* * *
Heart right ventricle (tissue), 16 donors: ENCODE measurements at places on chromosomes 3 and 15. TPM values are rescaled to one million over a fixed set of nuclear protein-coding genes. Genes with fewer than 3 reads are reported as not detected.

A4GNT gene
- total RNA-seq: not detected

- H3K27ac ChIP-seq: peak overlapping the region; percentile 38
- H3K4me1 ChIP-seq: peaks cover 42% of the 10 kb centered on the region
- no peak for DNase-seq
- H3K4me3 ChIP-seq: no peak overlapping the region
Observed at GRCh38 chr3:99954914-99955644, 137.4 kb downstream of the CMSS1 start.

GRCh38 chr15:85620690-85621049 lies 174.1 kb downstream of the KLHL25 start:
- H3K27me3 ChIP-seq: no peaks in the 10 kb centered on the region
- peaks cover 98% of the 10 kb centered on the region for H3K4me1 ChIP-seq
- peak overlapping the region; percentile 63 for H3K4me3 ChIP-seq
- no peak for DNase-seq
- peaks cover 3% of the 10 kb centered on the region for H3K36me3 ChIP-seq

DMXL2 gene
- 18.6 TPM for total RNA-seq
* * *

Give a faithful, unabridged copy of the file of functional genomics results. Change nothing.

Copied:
Heart right ventricle (tissue), 16 donors: ENCODE measurements at places on chromosomes 3 and 15. TPM values are rescaled to one million over a fixed set of nuclear protein-coding genes. Genes with fewer than 3 reads are reported as not detected.

A4GNT gene
- total RNA-seq: not detected

- H3K27ac ChIP-seq: peak overlapping the region; percentile 38
- H3K4me1 ChIP-seq: peaks cover 42% of the 10 kb centered on the region
- no peak for DNase-seq
- H3K4me3 ChIP-seq: no peak overlapping the region
Observed at GRCh38 chr3:99954914-99955644, 137.4 kb downstream of the CMSS1 start.

GRCh38 chr15:85620690-85621049 lies 174.1 kb downstream of the KLHL25 start:
- H3K27me3 ChIP-seq: no peaks in the 10 kb centered on the region
- peaks cover 98% of the 10 kb centered on the region for H3K4me1 ChIP-seq
- peak overlapping the region; percentile 63 for H3K4me3 ChIP-seq
- no peak for DNase-seq
- peaks cover 3% of the 10 kb centered on the region for H3K36me3 ChIP-seq

DMXL2 gene
- 18.6 TPM for total RNA-seq